Cognac is named after the town of Cognac in France and is a variety of brandy. It is produced in the wine-growing region surrounding the town from which it takes its name. Ugni Blanc, which is known locally as Saint-Emilion, is the one most commonly used grape to produce Cognac. The region is divided in to six zones, Grande Champagne, Petite Champagne, Bordeies, Fins Bois, Bon Bois and lastly Bois Ordinaire, not to be confused with Champagne, the premier sparkling wine region in north east France.
Strict guidelines must be followed for a distilled brandy to be legally labelled as a Cognac by the Appellation d’origine contrôlée. Only specific grapes are allowed to be used, of which Ugni Blanc is the most common. The brandy must be distilled twice in copper pot stills and aged for a minimum of 24 months in French oak barrels from Limousis or Tronçais.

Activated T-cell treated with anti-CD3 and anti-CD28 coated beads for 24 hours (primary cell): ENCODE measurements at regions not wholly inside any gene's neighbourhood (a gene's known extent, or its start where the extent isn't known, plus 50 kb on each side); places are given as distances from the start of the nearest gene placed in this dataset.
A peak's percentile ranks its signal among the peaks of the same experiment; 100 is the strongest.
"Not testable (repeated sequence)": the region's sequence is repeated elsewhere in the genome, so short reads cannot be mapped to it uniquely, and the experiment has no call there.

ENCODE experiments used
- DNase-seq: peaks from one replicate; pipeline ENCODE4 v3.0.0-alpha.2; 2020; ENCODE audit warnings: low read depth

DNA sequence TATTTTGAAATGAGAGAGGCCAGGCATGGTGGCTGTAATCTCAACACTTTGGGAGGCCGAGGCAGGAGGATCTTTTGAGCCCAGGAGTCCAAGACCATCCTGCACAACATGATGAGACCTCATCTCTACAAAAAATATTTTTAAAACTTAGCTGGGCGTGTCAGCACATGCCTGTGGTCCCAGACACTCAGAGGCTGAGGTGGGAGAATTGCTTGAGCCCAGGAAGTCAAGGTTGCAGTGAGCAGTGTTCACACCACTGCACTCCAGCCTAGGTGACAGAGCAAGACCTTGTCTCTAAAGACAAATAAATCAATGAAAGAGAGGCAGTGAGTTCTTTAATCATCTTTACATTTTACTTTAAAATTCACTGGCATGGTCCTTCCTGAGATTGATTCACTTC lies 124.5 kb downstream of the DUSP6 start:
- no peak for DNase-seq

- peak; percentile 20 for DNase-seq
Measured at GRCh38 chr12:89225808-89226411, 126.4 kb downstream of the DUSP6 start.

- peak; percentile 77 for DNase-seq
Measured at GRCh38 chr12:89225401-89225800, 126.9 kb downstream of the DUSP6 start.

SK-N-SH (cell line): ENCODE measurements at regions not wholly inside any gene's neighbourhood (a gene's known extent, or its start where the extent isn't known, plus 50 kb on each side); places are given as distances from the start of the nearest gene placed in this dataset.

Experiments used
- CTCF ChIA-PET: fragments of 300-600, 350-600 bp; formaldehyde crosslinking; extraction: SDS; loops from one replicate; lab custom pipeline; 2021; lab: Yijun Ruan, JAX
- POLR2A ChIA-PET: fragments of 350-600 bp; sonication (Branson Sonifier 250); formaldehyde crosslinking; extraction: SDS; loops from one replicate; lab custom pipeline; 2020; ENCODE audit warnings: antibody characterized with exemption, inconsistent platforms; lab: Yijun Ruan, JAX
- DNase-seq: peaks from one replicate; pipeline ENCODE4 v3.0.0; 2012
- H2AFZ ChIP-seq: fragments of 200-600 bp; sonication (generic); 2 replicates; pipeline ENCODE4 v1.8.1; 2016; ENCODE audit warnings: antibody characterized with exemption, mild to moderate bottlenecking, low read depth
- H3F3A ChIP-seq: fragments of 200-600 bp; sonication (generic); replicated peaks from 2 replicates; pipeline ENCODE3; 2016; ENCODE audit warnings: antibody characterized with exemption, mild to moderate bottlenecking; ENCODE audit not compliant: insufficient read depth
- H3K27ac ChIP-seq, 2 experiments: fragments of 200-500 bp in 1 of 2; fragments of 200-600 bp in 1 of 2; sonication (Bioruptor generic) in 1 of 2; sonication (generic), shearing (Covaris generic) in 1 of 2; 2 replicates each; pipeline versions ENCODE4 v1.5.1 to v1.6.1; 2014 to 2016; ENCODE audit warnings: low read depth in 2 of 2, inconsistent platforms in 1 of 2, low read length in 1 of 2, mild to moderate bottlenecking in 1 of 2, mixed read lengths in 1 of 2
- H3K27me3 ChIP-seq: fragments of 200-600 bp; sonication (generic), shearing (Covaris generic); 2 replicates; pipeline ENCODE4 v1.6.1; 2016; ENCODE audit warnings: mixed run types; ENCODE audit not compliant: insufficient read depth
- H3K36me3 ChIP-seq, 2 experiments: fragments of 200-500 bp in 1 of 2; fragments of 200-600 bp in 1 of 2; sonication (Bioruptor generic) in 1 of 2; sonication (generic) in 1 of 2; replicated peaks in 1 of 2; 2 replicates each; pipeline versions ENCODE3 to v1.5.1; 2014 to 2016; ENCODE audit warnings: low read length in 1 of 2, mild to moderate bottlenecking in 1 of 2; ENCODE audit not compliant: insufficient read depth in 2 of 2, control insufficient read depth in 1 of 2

Blending is very common in Cognacs, and the age is derived from the age of the youngest grapes used in the blend. Cognacs develop and age in a similar way to Scotch Whiskies, though most Cognacs can age much longer than the legal requirement due to the time spent in the French oak barrels.
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